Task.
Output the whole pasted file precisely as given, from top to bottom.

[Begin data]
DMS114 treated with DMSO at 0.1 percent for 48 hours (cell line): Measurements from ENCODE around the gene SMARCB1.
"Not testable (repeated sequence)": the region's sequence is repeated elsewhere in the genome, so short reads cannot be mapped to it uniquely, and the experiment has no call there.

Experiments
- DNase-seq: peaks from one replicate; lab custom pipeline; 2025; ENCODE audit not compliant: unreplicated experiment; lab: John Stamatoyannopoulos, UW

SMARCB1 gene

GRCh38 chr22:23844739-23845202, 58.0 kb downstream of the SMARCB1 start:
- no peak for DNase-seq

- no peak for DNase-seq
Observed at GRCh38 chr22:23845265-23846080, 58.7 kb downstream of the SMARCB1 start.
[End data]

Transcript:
DMS114 treated with DMSO at 0.1 percent for 48 hours (cell line): Measurements from ENCODE around the gene SMARCB1.
"Not testable (repeated sequence)": the region's sequence is repeated elsewhere in the genome, so short reads cannot be mapped to it uniquely, and the experiment has no call there.

Experiments
- DNase-seq: peaks from one replicate; lab custom pipeline; 2025; ENCODE audit not compliant: unreplicated experiment; lab: John Stamatoyannopoulos, UW

SMARCB1 gene

GRCh38 chr22:23844739-23845202, 58.0 kb downstream of the SMARCB1 start:
- no peak for DNase-seq

- no peak for DNase-seq
Observed at GRCh38 chr22:23845265-23846080, 58.7 kb downstream of the SMARCB1 start.